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Determinants of School Choice:Evidence from Rural Punjab, Pakistan

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Author Info

  • Hamna Ahmed

    ()
    (Lahore School of Economics, Lahore, Pakistan.)

  • Sahar Amjad

    ()
    (Lahore School of Economics, Lahore, Pakistan.)

  • Masooma Habib

    ()
    (Lahore School of Economics, Lahore, Pakistan.)

  • Syed Ahsan Shah

    ()
    (Lahore School of Economics, Lahore, Pakistan.)

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    Abstract

    The objective of this study is to understand why parents in rural areas choose low-cost private schools when free public schools are available. The study employs data from the Privatization in Education Research Initiative (PERI) School Choice Survey, 2011. The sample under study comprises 5–18-year-old children enrolled in private or public schools at the primary, secondary, or high school level in eight rural tehsils across Punjab, Pakistan. Our methodology entails specifying a probability choice model to understand what determines school choice in a rural setting. The variable of interest is parents’ perceptions of their child’s competence, the quality of the child’s school, and the employment opportunities available to the child. The model also controls for a range of child-, parent-, and household-specific characteristics. Five main factors emerge as important determinants of private school choice. These include the socioeconomic status of the household, the degree of a school’s accessibility, the cost of schooling, parents’ perceptions of school quality, and their perceptions of the available employment opportunities in the region.

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    Bibliographic Info

    Paper provided by Centre for Research in Economics and Business, The Lahore School of Economics in its series CREB Working papers with number 1-2013.

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    Length: 59 pages
    Date of creation: 2013
    Date of revision: 2013
    Handle: RePEc:lje:wpaper:1-2013

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    Related research

    Keywords: School choice; private; public; perceptions; school quality; employment opportunities; wealth; access; cost of schooling; Punjab; Pakistan.;

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    References

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    1. Psacharopoulos, George & Arieira, Carlos R. & Mattson, Robert, 1997. "Private education in a poor country: The case of urban Bolivia," Economics of Education Review, Elsevier, vol. 16(4), pages 395-406, October.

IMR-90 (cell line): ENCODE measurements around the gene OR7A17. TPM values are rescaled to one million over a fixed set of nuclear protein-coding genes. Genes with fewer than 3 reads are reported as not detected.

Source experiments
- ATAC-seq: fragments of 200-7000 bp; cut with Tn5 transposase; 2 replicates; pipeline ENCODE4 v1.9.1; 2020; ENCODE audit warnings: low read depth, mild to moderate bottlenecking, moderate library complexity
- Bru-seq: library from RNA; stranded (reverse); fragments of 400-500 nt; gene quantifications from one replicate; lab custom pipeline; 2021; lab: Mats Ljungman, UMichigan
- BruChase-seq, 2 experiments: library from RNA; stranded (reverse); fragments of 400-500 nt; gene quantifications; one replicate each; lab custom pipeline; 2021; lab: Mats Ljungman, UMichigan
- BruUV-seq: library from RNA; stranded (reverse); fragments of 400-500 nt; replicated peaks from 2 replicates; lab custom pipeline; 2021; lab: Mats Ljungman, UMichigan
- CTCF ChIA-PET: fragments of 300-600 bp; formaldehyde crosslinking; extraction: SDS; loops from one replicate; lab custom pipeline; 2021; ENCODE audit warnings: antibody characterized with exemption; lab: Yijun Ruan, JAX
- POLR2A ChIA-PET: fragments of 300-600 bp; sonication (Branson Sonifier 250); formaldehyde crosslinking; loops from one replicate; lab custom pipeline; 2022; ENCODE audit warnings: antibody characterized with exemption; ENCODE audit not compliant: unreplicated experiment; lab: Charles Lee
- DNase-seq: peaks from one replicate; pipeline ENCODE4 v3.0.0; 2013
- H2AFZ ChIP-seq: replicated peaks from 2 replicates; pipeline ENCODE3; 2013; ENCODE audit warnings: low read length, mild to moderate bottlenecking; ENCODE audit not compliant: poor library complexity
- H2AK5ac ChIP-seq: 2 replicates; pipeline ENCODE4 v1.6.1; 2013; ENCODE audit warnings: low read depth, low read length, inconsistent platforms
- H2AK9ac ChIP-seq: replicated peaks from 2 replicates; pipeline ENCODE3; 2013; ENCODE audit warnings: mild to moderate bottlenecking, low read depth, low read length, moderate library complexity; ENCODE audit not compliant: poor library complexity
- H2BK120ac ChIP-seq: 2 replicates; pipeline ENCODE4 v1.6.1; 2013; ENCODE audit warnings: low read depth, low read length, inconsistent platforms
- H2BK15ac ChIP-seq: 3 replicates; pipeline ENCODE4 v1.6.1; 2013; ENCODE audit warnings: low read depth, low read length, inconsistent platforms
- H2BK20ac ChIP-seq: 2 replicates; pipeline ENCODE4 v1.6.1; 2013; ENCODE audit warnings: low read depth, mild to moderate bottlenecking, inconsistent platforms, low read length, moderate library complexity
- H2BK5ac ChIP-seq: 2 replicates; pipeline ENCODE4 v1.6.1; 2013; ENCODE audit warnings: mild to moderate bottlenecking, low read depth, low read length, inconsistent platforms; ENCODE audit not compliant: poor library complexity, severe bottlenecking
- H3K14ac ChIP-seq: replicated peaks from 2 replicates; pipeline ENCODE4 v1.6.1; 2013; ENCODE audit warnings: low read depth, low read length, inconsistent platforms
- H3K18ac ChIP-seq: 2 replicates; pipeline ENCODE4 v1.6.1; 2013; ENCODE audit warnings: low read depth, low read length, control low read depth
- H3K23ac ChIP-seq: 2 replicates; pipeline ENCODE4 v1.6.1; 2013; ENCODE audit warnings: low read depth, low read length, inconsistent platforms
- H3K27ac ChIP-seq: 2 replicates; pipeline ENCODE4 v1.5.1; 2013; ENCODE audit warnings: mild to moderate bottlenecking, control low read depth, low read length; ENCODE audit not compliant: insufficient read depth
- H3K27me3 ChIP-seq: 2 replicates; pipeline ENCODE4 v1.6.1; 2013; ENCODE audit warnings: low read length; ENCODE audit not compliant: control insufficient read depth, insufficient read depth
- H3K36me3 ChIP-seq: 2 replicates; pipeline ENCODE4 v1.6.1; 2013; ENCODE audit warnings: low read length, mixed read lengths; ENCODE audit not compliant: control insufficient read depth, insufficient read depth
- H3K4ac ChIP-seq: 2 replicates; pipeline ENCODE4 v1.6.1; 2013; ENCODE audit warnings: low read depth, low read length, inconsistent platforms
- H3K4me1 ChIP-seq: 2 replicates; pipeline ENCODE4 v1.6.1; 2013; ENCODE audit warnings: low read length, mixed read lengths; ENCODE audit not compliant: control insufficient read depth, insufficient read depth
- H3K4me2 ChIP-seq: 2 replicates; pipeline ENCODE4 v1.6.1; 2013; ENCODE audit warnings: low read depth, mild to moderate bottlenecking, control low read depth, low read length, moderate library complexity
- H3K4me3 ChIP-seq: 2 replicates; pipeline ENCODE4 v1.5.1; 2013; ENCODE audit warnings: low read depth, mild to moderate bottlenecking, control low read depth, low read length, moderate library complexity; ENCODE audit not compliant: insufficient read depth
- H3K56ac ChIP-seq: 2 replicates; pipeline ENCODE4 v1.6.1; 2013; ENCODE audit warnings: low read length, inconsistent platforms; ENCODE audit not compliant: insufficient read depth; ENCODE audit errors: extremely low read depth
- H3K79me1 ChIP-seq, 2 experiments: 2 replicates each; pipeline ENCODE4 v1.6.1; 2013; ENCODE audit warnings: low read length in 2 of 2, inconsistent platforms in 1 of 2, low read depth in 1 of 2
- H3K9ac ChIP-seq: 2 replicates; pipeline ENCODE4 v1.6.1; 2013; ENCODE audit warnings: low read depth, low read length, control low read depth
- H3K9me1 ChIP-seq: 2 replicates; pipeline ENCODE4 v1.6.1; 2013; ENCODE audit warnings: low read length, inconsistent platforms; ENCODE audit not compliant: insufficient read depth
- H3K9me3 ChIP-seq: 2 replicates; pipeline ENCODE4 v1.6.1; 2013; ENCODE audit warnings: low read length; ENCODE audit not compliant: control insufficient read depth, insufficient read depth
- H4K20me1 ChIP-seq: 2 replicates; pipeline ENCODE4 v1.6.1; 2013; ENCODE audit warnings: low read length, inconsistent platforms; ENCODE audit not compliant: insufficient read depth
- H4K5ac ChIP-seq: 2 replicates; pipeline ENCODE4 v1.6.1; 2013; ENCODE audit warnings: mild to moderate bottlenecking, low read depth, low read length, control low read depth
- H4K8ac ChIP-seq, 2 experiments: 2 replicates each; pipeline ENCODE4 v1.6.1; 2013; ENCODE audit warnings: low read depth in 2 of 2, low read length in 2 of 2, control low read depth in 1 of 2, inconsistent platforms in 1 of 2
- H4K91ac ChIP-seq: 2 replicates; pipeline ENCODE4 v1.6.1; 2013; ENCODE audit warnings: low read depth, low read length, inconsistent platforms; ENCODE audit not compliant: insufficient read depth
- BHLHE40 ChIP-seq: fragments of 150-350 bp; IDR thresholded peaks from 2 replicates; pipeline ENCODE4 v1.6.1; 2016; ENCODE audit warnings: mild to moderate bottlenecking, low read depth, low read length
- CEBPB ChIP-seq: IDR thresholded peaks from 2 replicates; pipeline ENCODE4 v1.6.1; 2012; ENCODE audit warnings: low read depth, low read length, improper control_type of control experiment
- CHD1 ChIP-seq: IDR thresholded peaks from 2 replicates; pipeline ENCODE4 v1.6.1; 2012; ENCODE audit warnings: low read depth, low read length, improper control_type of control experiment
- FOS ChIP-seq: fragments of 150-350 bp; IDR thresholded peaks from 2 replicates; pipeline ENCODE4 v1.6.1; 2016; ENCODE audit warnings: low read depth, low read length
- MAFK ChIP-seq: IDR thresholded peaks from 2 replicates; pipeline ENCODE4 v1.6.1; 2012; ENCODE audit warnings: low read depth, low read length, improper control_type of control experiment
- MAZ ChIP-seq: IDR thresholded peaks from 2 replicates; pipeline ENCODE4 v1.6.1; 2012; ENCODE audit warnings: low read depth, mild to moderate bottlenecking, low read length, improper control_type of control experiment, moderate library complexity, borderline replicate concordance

2. Aslam, Monazza & Kingdon, Geeta, 2011. "What can teachers do to raise pupil achievement?," Economics of Education Review, Elsevier, vol. 30(3), pages 559-574, June.
    3. Tullio Jappelli & Daniele Checchi, 2003. "School Choice and Quality," CSEF Working Papers 91, Centre for Studies in Economics and Finance (CSEF), University of Naples, Italy, revised 09 Jul 2004.
    4. Zeba A. Sathar & Cynthia B. Lloyd, 1994. "Who Gets Primary Schooling in Pakistan: Inequalities among and within Families," The Pakistan Development Review, Pakistan Institute of Development Economics, vol. 33(2), pages 103-134.
    5. Dreze, Jean & Kingdon, Geeta Gandhi, 2001. "School Participation in Rural India," Review of Development Economics, Wiley Blackwell, vol. 5(1), pages 1-24, February.
    6. Das, Jishnu & Pandey, Priyanka & Zajonc, Tristan, 2006. "Learning levels and gaps in Pakistan," Policy Research Working Paper Series 4067, The World Bank.
    7. Sawada, Yasuyuki & Lokshin, Michael, 2009. "Obstacles to school progression in rural Pakistan: An analysis of gender and sibling rivalry using field survey data," Journal of Development Economics, Elsevier, vol. 88(2), pages 335-347, March.
    8. Shahnaz Hamid, 1993. "A Micro Analysis of Demand-side Determinants of Schooling in Urban Pakistan," The Pakistan Development Review, Pakistan Institute of Development Economics, vol. 32(4), pages 713-723.
    9. Khattak, Naeem Ur Rehman Khattak & Khan, Jangraiz & Tariq, Muhammad & Tasleem, Sajjad, 2010. "Determinants of Parents’ Choice in Selection of Private Schools for Their Children in District Peshawar of Khyber Pakhunkhwa Province," MPRA Paper 55995, University Library of Munich, Germany, revised 03 Jul 2010.
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    Cited by:
    1. Masooma Habib, 2013. "Education in Pakistan’s Punjab: Outcomes and Interventions," Lahore Journal of Economics, Department of Economics, The Lahore School of Economics, vol. 18(Special E), pages 21-48, September.

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